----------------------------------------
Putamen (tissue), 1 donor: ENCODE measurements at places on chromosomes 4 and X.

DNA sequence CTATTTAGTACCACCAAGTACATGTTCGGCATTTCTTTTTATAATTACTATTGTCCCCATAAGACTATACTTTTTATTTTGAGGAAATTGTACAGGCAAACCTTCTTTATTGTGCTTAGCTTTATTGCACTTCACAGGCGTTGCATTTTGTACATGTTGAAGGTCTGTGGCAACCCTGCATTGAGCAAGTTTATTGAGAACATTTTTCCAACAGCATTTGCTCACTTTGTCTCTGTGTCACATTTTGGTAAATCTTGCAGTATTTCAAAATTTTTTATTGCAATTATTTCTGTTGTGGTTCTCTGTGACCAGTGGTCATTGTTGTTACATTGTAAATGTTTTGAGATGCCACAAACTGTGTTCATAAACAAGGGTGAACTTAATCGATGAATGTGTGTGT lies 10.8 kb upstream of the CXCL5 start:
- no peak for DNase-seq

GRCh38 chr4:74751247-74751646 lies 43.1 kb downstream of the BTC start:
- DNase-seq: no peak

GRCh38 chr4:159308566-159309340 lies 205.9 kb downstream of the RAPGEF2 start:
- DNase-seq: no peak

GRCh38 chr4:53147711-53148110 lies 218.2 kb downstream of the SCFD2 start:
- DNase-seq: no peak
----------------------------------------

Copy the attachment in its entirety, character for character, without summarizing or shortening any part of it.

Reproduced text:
Putamen (tissue), 1 donor: ENCODE measurements at places on chromosomes 4 and X.

DNA sequence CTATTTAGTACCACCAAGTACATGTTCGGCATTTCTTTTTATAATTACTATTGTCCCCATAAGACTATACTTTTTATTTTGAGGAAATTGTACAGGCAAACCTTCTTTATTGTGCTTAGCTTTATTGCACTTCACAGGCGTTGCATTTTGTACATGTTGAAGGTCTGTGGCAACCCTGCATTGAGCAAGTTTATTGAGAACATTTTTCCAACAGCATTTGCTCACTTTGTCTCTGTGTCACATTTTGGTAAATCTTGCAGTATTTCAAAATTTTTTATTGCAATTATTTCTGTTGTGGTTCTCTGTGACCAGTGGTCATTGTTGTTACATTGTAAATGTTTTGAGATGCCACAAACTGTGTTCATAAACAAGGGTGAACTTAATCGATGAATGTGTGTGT lies 10.8 kb upstream of the CXCL5 start:
- no peak for DNase-seq

GRCh38 chr4:74751247-74751646 lies 43.1 kb downstream of the BTC start:
- DNase-seq: no peak

GRCh38 chr4:159308566-159309340 lies 205.9 kb downstream of the RAPGEF2 start:
- DNase-seq: no peak

GRCh38 chr4:53147711-53148110 lies 218.2 kb downstream of the SCFD2 start:
- DNase-seq: no peak